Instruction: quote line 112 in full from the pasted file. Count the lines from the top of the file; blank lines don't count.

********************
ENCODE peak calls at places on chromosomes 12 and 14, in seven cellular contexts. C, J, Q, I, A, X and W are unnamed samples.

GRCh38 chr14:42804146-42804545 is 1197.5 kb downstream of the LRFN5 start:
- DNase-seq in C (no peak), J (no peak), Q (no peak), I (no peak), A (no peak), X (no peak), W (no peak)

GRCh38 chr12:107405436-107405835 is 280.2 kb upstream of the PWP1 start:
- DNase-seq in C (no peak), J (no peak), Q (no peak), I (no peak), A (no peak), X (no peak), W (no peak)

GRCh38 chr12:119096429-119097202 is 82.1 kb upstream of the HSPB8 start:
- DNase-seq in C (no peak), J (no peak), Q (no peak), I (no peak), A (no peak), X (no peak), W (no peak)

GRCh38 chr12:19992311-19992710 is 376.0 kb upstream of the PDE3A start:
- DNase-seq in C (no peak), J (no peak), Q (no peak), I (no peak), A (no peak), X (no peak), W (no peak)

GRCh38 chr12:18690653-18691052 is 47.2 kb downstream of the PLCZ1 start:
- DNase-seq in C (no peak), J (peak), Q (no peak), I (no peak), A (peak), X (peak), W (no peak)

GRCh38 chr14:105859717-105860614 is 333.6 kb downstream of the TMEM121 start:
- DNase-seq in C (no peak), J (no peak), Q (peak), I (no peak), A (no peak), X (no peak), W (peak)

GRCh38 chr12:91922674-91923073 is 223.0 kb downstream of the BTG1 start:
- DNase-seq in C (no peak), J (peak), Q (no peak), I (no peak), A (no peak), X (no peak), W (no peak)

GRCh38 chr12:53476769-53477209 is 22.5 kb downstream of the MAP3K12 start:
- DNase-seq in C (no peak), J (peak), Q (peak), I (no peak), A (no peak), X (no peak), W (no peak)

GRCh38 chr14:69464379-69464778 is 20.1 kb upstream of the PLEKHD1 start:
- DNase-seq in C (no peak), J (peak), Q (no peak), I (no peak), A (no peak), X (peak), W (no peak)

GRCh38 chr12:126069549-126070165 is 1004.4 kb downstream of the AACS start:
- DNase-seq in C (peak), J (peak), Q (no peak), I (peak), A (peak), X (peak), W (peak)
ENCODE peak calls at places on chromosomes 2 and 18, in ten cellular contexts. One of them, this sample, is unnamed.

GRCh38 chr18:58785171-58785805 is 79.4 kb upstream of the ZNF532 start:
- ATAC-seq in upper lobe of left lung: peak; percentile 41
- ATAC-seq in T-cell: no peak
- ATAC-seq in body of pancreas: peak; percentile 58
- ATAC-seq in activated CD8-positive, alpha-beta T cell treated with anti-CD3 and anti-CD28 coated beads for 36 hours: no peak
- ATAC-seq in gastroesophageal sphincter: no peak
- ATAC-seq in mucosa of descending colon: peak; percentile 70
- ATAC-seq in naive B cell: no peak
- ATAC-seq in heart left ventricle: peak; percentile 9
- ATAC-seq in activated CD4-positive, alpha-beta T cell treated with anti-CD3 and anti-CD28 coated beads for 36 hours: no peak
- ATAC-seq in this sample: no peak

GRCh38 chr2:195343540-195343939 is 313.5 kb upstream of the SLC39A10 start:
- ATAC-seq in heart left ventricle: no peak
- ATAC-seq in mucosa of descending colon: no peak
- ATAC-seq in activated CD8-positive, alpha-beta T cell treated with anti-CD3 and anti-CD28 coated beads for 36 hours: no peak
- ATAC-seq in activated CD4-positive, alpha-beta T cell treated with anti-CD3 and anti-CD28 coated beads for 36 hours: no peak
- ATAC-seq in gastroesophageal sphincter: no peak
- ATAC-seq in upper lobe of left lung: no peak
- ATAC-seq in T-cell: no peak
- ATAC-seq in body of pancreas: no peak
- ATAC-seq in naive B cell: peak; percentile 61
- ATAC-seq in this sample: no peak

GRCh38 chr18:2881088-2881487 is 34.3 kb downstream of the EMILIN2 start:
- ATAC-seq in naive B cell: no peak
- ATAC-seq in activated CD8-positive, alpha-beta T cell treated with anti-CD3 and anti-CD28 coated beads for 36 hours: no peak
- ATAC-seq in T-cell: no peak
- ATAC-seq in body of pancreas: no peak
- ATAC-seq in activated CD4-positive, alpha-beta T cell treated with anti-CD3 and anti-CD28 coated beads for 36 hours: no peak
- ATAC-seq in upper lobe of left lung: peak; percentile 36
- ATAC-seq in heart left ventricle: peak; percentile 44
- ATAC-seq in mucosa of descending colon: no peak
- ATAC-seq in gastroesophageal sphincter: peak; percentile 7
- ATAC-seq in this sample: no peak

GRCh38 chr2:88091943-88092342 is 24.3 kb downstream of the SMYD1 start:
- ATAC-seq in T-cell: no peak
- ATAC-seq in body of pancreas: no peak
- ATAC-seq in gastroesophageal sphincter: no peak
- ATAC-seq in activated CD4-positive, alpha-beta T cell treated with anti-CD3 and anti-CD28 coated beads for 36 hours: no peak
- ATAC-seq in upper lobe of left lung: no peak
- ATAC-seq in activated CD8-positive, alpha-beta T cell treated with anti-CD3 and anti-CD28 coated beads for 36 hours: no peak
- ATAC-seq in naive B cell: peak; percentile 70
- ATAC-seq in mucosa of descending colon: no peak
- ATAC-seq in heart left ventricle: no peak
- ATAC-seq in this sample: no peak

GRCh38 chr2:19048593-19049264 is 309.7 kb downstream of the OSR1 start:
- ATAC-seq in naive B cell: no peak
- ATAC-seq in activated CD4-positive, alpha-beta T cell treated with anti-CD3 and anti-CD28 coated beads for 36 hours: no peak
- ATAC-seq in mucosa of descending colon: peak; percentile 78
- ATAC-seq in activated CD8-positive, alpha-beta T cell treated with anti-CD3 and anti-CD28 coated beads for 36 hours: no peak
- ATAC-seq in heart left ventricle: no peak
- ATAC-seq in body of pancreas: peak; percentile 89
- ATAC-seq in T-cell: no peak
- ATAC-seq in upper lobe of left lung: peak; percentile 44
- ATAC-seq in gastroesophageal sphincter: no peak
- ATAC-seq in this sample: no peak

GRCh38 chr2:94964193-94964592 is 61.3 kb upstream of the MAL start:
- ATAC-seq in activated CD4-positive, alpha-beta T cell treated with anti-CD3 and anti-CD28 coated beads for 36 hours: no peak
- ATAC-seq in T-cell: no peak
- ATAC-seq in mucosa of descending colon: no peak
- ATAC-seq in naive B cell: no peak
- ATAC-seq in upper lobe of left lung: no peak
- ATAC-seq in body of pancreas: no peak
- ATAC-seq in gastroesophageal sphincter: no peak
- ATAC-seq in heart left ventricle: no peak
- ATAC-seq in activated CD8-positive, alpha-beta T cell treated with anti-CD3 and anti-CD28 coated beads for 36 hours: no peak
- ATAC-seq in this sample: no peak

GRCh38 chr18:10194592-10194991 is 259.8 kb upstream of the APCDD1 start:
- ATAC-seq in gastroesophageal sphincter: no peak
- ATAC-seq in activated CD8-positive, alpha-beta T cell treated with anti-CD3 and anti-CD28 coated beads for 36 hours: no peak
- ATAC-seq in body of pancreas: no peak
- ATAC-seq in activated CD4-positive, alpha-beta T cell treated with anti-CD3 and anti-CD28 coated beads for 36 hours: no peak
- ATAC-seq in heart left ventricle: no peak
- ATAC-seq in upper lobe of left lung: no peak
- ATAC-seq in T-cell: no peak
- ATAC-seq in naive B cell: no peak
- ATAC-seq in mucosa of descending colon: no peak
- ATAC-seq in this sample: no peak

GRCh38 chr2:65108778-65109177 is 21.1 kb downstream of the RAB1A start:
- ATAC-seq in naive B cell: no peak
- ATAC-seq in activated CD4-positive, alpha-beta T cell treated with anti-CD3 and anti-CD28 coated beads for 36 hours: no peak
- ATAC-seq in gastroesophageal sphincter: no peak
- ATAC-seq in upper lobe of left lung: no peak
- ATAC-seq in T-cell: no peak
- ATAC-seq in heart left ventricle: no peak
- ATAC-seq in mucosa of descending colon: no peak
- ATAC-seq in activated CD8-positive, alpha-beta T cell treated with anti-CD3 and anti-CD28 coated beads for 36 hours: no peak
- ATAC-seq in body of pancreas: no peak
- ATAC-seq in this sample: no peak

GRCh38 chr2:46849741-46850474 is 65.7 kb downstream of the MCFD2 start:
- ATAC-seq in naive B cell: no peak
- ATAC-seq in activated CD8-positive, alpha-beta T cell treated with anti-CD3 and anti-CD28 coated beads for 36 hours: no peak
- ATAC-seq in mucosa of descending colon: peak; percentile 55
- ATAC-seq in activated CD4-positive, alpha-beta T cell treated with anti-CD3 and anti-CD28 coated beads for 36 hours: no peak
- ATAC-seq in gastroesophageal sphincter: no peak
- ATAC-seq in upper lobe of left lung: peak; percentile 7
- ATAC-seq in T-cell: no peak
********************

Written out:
- ATAC-seq in naive B cell: no peak